I’m being handed another cup of chai by a small man with a very large moustache. It’s my 8th one today, or at least I think so. I’ve lost count. I’m not sure I can drink another but it would be insulting to refuse. That’s something that stood out from the minute I landed in India- the generosity and compassion of people.
I’m in a small market town about an hour outside of Jodhpur with Arjun, my friend and guide. It’s late morning and full of life. People have come from nearby or remote villages to buy supplies and food they are unable to grow themselves. Women chat while selecting onions, turmeric and chillies, while men gather outside the local temple to catch the morning sun. Porters navigate crowded market lanes with large baskets of vegetables or bundles of winter blankets. Shouts are heard and the smells of spices fill the air, and from somewhere in the middle of the market unseen sheep are bleating. The saris are as colourful as the vegetables.
My new friend fishes in the tattered pocket of his shirt and produces a small photograph of what I presume to be his children. There are a lot of them. Six young faces beaming out at me in faded black and white. Looking back at his face, the eyes twinkle and the moustache widens to a grin and I can see the same gleam, confirming these are definitely his family.
In the streets around us, children play. Full of wide-eyed enthusiasm for the simple pleasures life has to offer. Chasing leaves along dusty alleyways and wrestling with brothers, cousins and neighbours. The chai wallah is called away by another customer momentarily, so I watch as a cricket game begins, splintered bat and a chalk outline on a wall for a wicket. It isn’t long before someone is injured. A boy trips while fielding the ball and is limping quite badly. He doesn’t want to make a fuss but doesn’t seem to have a choice in the matter. From nowhere aunties and uncles materialise and rush across the market to check on him and a debate erupts over the required treatment. Everyone here is apparently an emergency doctor- a surprisingly high concentration for a small desert town. “He needs to be bandaged right away”. “Ice. Get some ice!”. If only it was this easy to get medical attention back home I think as a man picks him up and carries him, against his will, over to an upside down crate to sit down. He wants to keep playing- Nothing interrupts the cricket- but the doctors have finally agreed on something- he needs to take the weight off his foot. Eventually he relents, and sits arms folded and brow furrowed watching the game go on without him.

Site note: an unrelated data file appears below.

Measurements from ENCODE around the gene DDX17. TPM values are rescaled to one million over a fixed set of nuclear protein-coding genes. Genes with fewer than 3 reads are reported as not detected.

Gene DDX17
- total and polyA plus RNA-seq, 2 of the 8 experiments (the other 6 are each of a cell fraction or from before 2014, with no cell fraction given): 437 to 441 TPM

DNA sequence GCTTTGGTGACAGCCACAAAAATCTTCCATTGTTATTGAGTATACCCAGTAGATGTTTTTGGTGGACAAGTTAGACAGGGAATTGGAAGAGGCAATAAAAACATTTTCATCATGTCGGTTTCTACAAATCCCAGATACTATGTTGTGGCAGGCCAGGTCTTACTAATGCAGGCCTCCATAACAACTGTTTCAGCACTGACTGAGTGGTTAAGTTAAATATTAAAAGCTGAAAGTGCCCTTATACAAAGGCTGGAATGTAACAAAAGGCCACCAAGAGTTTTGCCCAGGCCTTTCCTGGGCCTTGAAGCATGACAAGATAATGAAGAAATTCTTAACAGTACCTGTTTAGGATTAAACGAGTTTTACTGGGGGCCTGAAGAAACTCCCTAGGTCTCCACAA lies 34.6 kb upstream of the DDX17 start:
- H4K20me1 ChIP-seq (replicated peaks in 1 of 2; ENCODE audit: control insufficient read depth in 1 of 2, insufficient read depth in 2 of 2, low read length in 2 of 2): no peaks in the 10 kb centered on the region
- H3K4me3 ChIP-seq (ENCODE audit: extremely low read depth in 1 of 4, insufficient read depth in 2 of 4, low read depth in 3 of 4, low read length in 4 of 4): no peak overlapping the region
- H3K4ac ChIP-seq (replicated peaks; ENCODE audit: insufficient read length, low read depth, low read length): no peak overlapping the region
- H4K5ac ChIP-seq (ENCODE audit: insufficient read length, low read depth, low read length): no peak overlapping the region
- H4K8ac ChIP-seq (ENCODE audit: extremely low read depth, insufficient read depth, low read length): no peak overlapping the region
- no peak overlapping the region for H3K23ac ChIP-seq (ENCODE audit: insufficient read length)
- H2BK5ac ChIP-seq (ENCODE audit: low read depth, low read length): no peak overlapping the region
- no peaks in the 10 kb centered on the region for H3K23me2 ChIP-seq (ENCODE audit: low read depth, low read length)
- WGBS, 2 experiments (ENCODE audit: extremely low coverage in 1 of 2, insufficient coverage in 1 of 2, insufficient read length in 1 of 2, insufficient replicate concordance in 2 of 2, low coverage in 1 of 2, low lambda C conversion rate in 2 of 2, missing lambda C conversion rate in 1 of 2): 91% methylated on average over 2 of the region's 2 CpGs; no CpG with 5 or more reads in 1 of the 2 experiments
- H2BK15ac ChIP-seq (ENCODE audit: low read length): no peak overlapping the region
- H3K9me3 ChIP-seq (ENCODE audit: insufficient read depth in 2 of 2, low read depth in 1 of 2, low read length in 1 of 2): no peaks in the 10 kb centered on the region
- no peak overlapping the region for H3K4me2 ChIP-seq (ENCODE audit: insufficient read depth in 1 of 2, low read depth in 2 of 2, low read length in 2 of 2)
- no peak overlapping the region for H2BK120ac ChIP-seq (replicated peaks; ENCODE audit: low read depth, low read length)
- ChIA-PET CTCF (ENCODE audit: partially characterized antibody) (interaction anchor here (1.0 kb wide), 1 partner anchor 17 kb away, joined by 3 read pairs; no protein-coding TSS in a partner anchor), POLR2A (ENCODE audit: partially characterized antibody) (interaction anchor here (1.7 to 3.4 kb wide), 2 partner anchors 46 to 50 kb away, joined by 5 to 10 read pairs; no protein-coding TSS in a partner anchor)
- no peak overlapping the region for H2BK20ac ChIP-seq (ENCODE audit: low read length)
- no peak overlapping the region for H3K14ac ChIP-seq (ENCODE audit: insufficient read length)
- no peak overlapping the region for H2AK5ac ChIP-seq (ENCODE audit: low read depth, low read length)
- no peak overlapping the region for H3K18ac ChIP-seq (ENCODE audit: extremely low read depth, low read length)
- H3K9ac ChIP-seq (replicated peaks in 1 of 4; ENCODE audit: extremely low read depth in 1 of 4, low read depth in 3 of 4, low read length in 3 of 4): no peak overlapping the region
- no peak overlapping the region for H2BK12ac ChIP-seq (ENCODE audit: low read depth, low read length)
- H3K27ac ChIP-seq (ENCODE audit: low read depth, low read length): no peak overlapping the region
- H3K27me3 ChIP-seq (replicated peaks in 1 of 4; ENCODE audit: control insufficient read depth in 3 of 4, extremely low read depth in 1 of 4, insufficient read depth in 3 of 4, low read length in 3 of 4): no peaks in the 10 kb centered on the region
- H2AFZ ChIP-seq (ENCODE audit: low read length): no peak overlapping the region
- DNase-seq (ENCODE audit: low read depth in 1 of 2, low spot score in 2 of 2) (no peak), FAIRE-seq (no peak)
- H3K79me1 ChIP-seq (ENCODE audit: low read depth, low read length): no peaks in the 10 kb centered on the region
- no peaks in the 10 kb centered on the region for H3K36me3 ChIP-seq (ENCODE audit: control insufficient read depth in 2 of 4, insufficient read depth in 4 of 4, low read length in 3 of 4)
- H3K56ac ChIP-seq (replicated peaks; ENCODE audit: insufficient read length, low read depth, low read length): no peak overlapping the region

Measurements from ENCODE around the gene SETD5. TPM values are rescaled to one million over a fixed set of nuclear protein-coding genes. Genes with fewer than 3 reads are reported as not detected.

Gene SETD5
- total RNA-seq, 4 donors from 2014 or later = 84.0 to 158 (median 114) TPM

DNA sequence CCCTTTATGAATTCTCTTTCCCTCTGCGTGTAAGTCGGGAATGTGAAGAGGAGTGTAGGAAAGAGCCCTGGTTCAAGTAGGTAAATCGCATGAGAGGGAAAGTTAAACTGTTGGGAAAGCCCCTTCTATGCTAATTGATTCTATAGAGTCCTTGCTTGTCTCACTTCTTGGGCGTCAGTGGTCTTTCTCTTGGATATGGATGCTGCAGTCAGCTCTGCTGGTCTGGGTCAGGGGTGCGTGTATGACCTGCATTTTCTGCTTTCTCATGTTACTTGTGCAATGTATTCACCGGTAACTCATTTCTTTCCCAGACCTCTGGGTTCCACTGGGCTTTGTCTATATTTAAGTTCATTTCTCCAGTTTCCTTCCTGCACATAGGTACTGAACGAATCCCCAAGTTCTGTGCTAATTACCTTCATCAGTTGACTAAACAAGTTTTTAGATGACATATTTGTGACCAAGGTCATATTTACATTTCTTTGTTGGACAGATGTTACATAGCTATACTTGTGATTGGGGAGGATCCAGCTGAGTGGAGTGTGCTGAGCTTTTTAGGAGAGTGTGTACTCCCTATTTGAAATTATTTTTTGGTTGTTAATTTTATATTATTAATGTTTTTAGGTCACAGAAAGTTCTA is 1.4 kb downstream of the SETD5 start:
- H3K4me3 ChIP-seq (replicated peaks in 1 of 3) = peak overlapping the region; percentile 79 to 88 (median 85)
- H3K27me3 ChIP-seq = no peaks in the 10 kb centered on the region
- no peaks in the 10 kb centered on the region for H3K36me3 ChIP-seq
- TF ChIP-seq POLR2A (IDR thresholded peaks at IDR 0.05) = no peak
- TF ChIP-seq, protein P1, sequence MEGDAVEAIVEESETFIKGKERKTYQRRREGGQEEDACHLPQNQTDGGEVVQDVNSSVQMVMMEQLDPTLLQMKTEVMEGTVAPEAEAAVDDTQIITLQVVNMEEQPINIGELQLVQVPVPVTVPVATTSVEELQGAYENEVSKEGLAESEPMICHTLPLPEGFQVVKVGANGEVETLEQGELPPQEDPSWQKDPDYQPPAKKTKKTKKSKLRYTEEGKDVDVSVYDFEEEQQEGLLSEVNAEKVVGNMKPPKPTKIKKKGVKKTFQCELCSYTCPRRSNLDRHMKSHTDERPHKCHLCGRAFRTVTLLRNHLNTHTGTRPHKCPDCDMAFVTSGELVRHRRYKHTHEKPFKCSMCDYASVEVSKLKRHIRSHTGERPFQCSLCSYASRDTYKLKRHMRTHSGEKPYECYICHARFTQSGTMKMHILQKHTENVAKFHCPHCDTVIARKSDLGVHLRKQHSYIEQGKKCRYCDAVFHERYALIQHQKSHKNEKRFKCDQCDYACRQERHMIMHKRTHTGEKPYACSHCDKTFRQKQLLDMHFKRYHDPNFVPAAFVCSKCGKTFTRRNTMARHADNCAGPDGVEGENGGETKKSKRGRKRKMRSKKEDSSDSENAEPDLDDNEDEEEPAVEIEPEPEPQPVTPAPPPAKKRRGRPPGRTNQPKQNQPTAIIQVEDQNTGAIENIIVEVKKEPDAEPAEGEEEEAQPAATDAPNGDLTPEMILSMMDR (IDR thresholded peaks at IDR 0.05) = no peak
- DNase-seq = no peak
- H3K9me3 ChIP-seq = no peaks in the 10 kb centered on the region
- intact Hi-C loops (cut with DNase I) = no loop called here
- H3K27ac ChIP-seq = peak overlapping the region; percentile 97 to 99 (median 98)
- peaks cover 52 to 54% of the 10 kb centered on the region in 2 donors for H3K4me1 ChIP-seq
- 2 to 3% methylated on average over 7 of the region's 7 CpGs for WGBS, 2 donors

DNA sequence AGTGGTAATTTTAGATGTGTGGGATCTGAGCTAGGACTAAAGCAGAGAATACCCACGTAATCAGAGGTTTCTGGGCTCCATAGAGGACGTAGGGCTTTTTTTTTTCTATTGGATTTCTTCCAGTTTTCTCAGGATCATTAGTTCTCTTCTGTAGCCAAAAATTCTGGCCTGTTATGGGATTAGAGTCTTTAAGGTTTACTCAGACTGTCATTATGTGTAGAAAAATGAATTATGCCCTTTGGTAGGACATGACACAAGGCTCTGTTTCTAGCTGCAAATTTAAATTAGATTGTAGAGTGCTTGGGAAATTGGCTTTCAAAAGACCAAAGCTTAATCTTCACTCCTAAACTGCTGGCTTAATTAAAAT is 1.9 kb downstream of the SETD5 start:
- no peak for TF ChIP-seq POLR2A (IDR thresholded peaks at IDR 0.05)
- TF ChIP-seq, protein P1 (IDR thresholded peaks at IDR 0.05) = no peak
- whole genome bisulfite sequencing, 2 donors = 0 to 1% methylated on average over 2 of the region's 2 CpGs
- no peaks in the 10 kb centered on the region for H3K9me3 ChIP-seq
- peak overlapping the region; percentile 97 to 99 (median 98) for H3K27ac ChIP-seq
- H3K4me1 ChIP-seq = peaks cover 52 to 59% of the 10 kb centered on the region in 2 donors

Chai Wallah, who’s name I later find out is Subhash, is back now having witnessed the spectacle from across the makeshift field.
Still thinking about the level of attention the boy has received I make an offhand remark to Arjun about how many friends and family he must have. Subhash takes an interest in our conversation so Arjun translates for him.
“Oh yes,” Subhash confirms nodding solemnly. “Everyone knows everyone else. Children do not have one mother, they have one hundred. A baby is born in a village many hours away and everyone will find out and send gifts.”